The clarinet is unique among the woodwinds in that it has a cylindrical tube, whereas the tubing of the oboe, bassoon and saxophone is conical.
The cylindrical form, which is closed at one end and open at the other, lends the instrument the acoustic properties of a stopped organ pipe: it sounds an octave below a conical instrument of the same length and when sound is produced only the odd harmonics speak which means the first overblown harmonic is the twelfth (not the octave).
To play, the reed is placed on the lower lip, which is pressed against the lower teeth while the upper teeth grip the mouthpiece on the closed side. When blowing the clarinet, the reed is controlled and set in motion by means of lip pressure, air pressure and the points of contact between the reed and the lower lip. The vibrating reed sends little puffs of air into the air column inside the instrument, thus causing the air column to vibrate.
When attacking strongly in the low register the reed hits the mouthpiece; in piano it swings freely and does not touch the tip of the mouthpiece – beside producing a soft and clear sound this also makes it possible to play a pianissimo that can fade to complete silence.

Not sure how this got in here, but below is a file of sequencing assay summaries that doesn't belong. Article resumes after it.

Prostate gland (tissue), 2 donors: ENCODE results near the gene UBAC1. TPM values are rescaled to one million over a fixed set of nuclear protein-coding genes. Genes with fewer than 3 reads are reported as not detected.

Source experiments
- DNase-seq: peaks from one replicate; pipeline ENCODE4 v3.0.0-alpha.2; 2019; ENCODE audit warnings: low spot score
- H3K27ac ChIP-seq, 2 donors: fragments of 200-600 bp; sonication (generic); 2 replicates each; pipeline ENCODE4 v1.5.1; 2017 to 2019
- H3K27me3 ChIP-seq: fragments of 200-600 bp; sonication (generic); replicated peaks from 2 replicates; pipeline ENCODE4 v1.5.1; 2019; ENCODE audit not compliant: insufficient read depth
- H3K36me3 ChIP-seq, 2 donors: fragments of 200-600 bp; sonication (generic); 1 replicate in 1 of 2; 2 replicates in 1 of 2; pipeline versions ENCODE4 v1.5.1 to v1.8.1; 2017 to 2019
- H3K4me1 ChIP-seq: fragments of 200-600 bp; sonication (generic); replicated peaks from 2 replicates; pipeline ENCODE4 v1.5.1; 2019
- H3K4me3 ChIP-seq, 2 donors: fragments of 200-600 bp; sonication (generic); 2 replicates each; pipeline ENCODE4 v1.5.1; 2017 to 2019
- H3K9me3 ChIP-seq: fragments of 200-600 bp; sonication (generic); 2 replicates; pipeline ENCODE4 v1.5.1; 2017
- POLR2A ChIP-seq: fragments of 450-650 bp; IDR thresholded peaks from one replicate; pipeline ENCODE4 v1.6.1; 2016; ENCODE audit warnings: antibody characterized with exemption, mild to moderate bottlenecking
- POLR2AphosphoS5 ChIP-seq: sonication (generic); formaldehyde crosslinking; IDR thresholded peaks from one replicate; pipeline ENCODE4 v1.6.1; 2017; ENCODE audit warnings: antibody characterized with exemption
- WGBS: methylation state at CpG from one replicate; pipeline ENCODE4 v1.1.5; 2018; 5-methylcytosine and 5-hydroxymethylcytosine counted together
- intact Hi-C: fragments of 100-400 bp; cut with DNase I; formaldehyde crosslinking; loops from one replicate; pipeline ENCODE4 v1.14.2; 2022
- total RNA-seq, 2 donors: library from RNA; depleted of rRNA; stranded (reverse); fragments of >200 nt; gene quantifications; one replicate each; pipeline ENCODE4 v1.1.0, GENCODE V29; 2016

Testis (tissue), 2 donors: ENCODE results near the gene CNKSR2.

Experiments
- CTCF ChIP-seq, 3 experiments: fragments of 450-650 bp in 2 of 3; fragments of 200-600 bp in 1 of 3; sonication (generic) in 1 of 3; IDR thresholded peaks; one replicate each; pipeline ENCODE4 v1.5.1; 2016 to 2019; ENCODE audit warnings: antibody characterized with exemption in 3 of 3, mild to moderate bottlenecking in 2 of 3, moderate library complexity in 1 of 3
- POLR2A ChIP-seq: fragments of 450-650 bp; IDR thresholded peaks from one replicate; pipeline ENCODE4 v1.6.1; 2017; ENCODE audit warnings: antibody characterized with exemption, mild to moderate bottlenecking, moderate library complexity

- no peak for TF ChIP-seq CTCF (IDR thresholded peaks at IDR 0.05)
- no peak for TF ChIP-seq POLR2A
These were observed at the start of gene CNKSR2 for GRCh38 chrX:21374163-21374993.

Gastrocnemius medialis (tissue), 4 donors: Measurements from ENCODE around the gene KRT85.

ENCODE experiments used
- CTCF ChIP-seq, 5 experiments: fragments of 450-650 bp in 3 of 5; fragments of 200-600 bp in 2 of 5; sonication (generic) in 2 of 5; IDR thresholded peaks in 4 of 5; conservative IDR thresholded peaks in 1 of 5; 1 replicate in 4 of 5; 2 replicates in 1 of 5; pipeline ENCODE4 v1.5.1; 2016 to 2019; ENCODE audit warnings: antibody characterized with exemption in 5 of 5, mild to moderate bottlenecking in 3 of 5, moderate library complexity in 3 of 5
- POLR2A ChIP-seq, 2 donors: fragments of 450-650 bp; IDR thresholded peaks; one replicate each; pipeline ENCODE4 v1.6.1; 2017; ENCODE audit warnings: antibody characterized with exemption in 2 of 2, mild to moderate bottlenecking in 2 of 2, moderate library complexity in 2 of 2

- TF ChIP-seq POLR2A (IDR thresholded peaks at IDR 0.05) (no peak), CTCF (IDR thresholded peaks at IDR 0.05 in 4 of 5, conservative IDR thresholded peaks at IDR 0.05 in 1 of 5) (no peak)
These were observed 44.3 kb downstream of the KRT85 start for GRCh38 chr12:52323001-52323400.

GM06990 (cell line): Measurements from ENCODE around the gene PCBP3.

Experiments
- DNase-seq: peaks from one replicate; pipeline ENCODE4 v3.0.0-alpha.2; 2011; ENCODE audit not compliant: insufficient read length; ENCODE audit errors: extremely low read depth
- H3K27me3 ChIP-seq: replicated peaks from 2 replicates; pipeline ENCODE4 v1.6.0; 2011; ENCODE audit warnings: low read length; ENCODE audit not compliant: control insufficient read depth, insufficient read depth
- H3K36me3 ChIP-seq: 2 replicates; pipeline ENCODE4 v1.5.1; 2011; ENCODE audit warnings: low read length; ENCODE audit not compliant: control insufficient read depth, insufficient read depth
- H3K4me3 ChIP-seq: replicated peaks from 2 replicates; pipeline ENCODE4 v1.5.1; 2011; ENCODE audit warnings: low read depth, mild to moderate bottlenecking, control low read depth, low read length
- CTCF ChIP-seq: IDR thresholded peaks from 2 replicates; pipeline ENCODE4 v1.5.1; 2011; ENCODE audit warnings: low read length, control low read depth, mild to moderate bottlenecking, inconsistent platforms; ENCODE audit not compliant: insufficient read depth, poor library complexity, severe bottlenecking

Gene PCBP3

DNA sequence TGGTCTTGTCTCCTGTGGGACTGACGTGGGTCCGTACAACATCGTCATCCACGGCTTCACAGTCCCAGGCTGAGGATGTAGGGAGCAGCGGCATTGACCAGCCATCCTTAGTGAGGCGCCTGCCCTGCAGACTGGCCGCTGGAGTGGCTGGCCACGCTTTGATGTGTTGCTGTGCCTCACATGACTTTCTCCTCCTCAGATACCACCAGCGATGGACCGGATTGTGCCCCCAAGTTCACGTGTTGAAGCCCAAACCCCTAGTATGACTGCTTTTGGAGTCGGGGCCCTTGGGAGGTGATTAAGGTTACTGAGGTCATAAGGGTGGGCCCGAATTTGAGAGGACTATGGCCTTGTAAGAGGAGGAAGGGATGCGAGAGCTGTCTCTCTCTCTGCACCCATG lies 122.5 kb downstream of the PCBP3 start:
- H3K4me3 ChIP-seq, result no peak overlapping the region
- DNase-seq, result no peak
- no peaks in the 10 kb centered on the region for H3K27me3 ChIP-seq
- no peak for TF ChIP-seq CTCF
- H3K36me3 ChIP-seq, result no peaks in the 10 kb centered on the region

The notes of the clarinet’s compass are produced either by opening or closing the appropriate tone hole or key with one finger or by a fingering combination.
The clarinet’s fingering is rather more complicated than that of the other woodwinds. This is due to the instrument’s unusually long fundamental compass; because it overblows to a twelfth (3rd harmonic = octave + a fifth) its fundamental compass consists of nineteen half tones. To bridge the gap between the highest notes of its fundamental register (on the Bb clarinet Eb4–Ab4) and the first overblown note, difficult fingering combinations are used.
If the clarinetist attacks normally, the written compass from E3–Bb4 is produced with the help of the keys.
On the clarinet, overblowing is achieved with a speaker key. The first overblown note is B4, a twelfth above E3. The range B4–C6 is produced by first-degree overblowing (in theory this is possible to F6). From C#6 second-degree overblowing is used (from E6 in the French system). In addition, special fingerings with keys are used to correct intonation.
Sound production on the Bb clarinet:
- D3–Ab4: normal attack (from the fundamental)
- A4–Bb5: first-degree overblowing (to the 3rd harmonic)
- from B5: second-degree overblowing (to the 5th harmonic), special fingerings
Many notes, especially those in the upper register, can be played with one of several fingerings. It is up to the clarinetist to choose the fingering best suited to the passage being played.